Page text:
By AUDREY L. BARNEY
Capital News Service
LANSING — Selena Kountz of Center Line credits her high school education as an important part of her making it through college.
Kountz, 23, is a graduating senior at Michigan State University. Although she doesn’t come from an affluent background, she said she was able to enjoy the benefits of living in an affluent community.
“I wasn’t in a financially established household, but we live in the suburbs so I was able to get a good quality education,” Kountz said. “I was able to experience the advantages of living in a city with resources.”
Attending MSU was a new experience for Kountz, who says she has been saddened during her years at MSU by the low retention rate of students of color.
“My friends and I can literally count on one hand the number of friends or people we know that are still here or have graduated,” Kountz said. “Many students left because of financial problems, social problems or personal issues.”
Tiffany Eldridge, a sophomore at MSU is a first generation African-American college student. She said the biggest struggle with attending college is believing that she belongs.
“In my freshman year, I was always thinking that I was only at MSU to meet a quota,” Eldridge said. “I felt that the administration and white students didn’t want me here.”
She is not alone in her experience, which — along with many other reasons — has deterred many minority students from attending college.
The Business-Higher Education Forum released a report in January that contends that without the required investments in improving education for all Americans, tomorrow’s minority workers will not be ready to meet the challenges of a knowledge-intensive economy.
“Diversity is an invaluable competitive asset that America can not afford to ignore,” said Stephen G. Butler, co-chair of the forum’s diversity initiative.
According to the report, a large portion of new jobs — especially jobs with competitive salaries and benefits — will demand skills and knowledge far beyond those of a high school graduate.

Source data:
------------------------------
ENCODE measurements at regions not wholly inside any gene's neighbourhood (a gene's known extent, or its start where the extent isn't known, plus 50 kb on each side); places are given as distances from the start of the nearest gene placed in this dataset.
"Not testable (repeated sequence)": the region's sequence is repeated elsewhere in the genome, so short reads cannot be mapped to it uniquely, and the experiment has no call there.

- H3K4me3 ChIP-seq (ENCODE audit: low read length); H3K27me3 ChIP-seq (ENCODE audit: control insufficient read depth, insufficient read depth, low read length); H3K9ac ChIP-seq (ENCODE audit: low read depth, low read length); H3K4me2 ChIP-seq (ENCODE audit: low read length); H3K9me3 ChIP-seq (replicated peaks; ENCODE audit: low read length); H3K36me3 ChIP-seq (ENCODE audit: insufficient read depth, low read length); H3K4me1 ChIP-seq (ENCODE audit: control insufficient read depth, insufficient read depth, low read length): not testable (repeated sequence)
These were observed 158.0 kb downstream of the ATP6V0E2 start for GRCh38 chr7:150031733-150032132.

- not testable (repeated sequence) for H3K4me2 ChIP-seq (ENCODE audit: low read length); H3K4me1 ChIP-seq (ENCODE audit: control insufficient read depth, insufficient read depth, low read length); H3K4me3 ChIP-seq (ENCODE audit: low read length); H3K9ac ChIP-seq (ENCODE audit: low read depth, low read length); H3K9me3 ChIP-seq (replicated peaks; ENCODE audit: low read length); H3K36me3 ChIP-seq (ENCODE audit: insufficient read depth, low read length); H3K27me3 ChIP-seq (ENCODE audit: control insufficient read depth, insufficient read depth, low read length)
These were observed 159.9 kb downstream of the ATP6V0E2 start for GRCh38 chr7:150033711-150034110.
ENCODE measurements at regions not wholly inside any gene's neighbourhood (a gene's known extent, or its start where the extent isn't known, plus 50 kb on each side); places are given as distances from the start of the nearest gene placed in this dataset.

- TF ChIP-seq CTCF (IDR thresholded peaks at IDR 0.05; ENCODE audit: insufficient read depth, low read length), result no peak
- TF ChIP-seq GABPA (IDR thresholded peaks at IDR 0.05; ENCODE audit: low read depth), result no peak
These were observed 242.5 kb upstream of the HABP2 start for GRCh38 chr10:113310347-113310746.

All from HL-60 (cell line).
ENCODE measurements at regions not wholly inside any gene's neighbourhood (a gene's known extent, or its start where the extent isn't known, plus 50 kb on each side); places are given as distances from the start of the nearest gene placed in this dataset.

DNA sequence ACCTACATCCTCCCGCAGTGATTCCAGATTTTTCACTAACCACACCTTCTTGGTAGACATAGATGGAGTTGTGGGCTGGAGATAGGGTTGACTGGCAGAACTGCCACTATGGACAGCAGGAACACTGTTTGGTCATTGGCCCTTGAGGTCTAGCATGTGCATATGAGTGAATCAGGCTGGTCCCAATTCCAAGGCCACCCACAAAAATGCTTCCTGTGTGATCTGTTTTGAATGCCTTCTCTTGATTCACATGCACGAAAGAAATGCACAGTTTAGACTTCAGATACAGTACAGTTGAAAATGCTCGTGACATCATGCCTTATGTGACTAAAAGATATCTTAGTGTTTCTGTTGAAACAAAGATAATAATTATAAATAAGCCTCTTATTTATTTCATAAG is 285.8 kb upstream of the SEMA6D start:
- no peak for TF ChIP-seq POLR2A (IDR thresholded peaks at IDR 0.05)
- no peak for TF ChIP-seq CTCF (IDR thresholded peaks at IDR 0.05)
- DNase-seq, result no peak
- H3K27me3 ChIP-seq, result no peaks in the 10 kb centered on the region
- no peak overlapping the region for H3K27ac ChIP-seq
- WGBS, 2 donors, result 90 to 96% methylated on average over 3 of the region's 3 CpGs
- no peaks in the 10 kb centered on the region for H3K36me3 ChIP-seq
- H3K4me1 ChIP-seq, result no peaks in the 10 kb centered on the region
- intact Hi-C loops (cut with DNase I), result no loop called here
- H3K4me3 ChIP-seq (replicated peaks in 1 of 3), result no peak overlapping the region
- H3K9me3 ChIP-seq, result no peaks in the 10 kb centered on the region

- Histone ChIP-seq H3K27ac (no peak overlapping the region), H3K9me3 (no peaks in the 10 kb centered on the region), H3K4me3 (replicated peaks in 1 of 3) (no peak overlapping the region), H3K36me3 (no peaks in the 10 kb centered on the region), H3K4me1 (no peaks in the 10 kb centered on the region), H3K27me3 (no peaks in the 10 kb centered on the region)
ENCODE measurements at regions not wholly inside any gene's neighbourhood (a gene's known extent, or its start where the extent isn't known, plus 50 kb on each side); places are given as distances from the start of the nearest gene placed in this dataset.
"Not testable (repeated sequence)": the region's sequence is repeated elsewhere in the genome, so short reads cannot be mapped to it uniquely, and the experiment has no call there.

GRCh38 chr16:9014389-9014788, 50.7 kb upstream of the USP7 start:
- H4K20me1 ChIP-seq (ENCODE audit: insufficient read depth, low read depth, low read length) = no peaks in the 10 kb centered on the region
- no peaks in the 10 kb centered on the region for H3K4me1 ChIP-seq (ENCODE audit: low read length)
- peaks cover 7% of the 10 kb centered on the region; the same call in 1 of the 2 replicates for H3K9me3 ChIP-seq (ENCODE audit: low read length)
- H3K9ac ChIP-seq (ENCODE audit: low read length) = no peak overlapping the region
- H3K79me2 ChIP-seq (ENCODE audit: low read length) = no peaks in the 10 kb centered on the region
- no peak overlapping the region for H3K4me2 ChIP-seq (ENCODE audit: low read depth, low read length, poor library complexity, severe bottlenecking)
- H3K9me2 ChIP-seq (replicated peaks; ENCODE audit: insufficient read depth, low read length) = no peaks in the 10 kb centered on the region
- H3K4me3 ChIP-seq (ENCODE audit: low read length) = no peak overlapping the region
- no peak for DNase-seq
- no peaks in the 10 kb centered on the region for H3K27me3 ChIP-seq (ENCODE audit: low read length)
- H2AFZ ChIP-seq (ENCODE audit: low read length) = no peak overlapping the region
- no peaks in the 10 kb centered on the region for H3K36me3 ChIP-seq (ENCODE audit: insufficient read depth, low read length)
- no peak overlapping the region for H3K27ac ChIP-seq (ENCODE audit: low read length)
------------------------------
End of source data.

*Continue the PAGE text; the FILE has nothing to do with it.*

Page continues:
“Some people just don’t want to attend college, they think it’s too hard or too many obstacles to get there,” Eldridge said. “They’d rather settle for a job at General Motors — it’s like having a Ph.D. to them.” By 2028, there will be 19 million more jobs than workers who are adequately prepared to fill them.
Roughly 40 percent of the people available to take these jobs will be members of minority groups, the report states.
“Children who do not succeed in elementary and secondary education cannot go on to college,” said William E. Kirwan, president of Ohio State University and co-chair of the diversity initiative. “Without a college degree, an individual will not be prepared to the majority of the jobs that will be available in the future.America’s educational system is the pipeline from which the diverse pool of capable citizens and workers for the 21st century will flow.”
Nikki O’Brien, coordinator of African American student affairs at MSU, says that while the university has not done all that it can do to improve minority retention, some programs are in place.
“Our office has the MAGIC program, which informs minority students of the resources available to them,” O’Brien said.
“The best part of the program is that we try to give students a realistic idea of what a minority student faces at a predominantly white university.”
Experts have predicted that the traditional college-age population will grow by 16 percent between 2000 and 2015, and of these students, 80 percent will be non-white and nearly half will be Hispanic.